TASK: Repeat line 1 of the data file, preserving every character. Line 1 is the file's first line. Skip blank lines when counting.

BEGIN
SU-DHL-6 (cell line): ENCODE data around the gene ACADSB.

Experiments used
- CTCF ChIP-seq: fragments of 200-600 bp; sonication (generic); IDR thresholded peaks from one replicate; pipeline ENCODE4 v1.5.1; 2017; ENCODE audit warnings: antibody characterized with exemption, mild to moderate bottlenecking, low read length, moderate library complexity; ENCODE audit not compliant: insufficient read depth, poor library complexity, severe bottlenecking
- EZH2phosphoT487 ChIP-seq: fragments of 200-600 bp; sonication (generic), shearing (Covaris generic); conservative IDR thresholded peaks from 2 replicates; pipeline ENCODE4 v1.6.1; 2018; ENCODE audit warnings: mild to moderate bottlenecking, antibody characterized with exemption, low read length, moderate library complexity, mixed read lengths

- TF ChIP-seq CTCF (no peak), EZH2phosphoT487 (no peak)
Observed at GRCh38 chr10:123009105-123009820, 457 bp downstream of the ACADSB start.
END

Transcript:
SU-DHL-6 (cell line): ENCODE data around the gene ACADSB.